My prediction for 2013 concerns the end of work for most of us — which may not necessarily be a good thing.
Back in 1995, social activist and economist Jeremy Rifkin wrote a controversial book called The End of Work in which he argued that both blue and white collar jobs across the globe were increasingly becoming the private preserve of information technology intensive systems. Rifkin claimed that “software surrogates” were leading to a steady and permanent decline in the number and types of jobs that humans could do better. The inevitable question society soon had to face, he argued, was what actions were urgently needed to deal with the end of work as we understood it. Depending on the decisions society took, a near worker-less global society might be a “safe haven,” a nirvana of personal advancement and social transformation, or an “abyss,” one pocketed by poverty and crime for all but a small, wealthy elite.
The book was generally dismissed at the time as an overly pessimistic or even Luddite vision of the future. Critics argued that every technological revolution has naturally experienced a displacement of currently-employed workers for a period of time, but that the introduction of the new technologies were more net job creator than a job destroyer. For instance, in 1900, 38% of theU.S.labor force was engaged in farming; by 1990 that had dropped to 2.6%, as technology radically decreased the need for farmers while simultaneously increasing food production. In 1900, one farmer could produce enough food to feed 10 people; by 1990 that same farmer could feed 129 (today it is about 153 people). In addition, farm mechanization increased the labor supply available to work in factories, like those needed to support the nascent automobile industry, a child of transportation-related technological improvements. While the introduction of information technology inU. S.manufacturing in turn helped spur a loss of jobs in that industry sector, many lost jobs there were replaced by a strong growth in jobs in the burgeoning service sector economy.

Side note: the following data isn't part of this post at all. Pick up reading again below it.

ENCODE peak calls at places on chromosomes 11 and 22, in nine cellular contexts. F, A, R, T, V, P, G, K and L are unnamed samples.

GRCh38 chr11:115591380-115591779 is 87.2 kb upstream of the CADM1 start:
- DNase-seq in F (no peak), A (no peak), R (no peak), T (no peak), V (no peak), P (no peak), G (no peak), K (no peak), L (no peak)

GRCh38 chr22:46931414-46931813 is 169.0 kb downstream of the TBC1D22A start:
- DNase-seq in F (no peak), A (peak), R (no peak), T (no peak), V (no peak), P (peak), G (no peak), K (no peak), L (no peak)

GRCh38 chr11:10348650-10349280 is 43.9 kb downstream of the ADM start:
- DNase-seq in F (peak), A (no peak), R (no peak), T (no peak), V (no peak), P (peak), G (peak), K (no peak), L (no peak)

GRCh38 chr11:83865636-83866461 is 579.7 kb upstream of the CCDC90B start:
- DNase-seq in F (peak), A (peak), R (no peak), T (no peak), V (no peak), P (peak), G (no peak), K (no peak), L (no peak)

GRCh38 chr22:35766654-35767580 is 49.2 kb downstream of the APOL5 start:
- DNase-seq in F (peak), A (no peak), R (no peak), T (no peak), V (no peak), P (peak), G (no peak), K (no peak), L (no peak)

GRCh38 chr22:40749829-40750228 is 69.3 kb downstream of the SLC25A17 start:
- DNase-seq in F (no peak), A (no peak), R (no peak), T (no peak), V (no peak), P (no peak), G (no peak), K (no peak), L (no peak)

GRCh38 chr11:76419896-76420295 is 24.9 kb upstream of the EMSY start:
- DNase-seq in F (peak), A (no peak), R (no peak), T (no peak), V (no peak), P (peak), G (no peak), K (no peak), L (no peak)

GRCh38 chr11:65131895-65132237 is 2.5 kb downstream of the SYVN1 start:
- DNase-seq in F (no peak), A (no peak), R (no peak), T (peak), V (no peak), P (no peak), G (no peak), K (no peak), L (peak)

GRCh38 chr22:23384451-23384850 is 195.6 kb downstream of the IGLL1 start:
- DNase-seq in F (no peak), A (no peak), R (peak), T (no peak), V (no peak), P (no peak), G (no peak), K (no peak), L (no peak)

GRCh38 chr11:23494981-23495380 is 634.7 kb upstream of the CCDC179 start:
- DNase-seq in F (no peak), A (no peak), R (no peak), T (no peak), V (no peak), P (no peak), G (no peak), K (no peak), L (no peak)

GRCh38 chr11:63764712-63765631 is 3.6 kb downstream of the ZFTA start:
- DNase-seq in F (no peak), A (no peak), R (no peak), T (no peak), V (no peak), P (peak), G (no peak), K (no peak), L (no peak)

Critics also argued that Rifkin was overestimating how easily humans could be replaced by technology.
For the past fifteen years, Rifkin’s critics have looked comfortably correct in their predictions. In addition, the Internet, which was just beginning to take hold in 1995 and its impact on helping create new jobs categories that didn’t even exist in 1995 wasn’t even considered by Rikfin. However, there is a growing disquiet about another source of technological unemployment that may be qualitatively and quantitatively different than those of the past.
The ongoing economic slowdown over the past five years has led businesses to shed workers or outsource their work overseas, as well as to invest even more in information technology to maintain their productivity and profit. Some economists estimate that around 2.5 million U. S. jobs have permanently vanished as a result.
Other economists are now talking about the great “hollowing out” of middle-wage jobs. According to economic estimates, from 21% to as much as 42% of all current jobs in theU. S. are at risk of being outsourced over the next few decades, with the proliferation of and improvement in ever inexpensive information technology acting as a catalyst.
Another source of disquiet is the ever increasing global demand for jobs: world population growth alone will require the creation of 600 million new jobs in the next decade above the existing job base.
One area that caused Rifkin to be concerned about future employment was increasing the rise of robots, and their capability to eliminate massive number of jobs. His worry may not be so farfetched. The past year have seen some remarkable advances in robotics (you can read about – as well as watch – the latest in robotics at IEEE Spectrum magazine’s Automaton blog) as well as some interesting announcements in replacing workers with robots.
For instance, last year the Taiwanese manufacturer of the Apple iPhone, Foxconn, announced plans to replace many of its 1.2 million workers with 1 million robots within 3 years which will be used in the beginning for routine work such as spraying, welding and assembling. This month, Foxconn announced that it had already installed 10,000 robots and it plans to have 300,000 in place by the end of 2013. A motivation for installing the robots, Foxconn stated, is to cut rising labor expenses and improve efficiency. Foxconn’s investment in robots will be around $15 – $20 billion.
Earlier this year, Amazon announced that it had bought robot maker Kiva for $775 million in cash. The robots Kiva makes stock shelves in warehouses. The expectation is that Amazon will use them to reduce its current 15,000 warehouse staff – or at the very least, eliminate the need for Amazon to hire more workers by making its current staff much more productive.